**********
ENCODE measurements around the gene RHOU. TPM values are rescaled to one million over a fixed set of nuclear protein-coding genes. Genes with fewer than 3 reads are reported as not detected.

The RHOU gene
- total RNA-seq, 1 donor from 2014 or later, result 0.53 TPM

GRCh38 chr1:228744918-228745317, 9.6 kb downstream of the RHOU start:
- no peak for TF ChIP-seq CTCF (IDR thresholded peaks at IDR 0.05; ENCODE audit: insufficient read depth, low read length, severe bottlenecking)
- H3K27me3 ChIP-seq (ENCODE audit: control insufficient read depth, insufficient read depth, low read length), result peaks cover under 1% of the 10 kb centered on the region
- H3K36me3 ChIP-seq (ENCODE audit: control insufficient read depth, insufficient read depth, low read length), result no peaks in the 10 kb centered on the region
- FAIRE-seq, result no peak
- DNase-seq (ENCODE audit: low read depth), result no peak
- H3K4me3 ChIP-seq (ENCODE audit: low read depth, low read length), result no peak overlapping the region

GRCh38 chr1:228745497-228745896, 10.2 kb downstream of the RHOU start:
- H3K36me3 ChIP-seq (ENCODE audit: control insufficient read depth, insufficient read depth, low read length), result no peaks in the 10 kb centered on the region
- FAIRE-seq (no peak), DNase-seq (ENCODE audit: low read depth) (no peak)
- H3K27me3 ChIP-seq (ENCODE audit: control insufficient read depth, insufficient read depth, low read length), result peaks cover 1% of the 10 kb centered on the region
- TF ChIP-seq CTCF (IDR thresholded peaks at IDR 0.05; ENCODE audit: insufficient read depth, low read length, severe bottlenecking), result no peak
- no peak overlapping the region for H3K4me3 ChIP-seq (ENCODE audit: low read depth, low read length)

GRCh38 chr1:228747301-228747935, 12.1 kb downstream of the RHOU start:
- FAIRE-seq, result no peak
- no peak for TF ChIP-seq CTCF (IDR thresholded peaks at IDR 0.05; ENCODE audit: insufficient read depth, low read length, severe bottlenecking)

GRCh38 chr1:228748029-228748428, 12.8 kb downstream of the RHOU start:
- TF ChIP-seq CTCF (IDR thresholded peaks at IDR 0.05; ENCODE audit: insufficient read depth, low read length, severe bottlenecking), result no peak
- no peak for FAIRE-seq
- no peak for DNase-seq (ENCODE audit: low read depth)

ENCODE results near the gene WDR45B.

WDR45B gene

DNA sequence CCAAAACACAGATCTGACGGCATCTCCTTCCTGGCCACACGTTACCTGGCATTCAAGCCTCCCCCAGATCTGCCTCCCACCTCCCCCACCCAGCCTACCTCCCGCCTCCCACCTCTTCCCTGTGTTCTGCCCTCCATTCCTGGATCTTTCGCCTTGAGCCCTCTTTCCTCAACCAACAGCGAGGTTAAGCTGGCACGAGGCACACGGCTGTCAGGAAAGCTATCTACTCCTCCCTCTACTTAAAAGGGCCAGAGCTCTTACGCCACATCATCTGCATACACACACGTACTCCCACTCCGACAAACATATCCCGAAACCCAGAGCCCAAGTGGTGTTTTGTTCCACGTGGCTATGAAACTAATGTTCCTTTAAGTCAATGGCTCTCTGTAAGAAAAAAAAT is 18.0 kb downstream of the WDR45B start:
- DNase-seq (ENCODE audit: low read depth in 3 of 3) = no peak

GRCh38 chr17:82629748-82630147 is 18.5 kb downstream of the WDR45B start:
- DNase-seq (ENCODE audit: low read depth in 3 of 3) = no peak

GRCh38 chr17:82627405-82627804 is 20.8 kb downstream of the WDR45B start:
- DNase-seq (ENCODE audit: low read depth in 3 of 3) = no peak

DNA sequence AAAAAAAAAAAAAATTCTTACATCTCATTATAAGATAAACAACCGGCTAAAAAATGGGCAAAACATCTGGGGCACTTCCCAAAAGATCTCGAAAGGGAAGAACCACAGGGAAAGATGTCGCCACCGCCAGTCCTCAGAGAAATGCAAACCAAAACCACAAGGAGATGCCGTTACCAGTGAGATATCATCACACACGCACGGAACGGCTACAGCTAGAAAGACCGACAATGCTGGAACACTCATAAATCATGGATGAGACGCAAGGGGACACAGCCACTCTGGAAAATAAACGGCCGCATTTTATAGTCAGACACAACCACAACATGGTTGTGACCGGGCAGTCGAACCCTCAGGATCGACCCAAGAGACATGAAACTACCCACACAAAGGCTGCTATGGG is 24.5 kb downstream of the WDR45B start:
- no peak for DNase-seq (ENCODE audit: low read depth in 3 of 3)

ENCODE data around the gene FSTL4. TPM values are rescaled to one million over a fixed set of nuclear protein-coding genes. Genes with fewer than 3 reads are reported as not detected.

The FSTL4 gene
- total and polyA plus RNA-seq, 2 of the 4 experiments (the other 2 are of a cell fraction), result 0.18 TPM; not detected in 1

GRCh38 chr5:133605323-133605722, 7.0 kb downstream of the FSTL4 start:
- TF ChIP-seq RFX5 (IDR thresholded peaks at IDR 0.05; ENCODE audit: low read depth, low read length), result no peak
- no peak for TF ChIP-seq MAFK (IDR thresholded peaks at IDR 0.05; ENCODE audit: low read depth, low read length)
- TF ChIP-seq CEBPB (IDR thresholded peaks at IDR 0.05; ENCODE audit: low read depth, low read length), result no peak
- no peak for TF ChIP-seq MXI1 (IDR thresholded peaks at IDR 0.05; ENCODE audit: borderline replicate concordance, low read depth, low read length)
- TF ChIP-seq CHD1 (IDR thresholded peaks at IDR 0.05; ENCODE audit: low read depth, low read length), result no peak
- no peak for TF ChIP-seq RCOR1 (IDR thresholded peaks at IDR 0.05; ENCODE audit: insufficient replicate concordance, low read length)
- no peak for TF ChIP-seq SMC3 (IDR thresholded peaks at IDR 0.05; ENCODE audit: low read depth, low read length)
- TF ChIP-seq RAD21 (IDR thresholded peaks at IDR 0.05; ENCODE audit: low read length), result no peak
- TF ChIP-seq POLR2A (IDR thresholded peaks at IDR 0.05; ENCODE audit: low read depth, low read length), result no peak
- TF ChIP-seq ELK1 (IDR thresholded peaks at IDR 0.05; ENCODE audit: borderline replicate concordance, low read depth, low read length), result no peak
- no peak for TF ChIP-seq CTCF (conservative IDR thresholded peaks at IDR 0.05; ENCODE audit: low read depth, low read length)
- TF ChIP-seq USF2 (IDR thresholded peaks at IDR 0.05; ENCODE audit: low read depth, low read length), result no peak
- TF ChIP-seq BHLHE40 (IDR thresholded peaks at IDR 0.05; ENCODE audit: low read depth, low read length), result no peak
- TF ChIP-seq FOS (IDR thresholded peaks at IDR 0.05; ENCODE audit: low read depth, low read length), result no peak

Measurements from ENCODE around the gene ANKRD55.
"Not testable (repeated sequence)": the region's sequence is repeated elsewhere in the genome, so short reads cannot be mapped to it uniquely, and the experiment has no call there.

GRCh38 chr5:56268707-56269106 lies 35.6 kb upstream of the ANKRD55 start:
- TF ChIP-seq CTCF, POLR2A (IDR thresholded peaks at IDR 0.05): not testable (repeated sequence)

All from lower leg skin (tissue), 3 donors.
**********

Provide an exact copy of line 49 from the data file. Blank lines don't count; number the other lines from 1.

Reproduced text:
- TF ChIP-seq USF2 (IDR thresholded peaks at IDR 0.05; ENCODE audit: low read depth, low read length), result no peak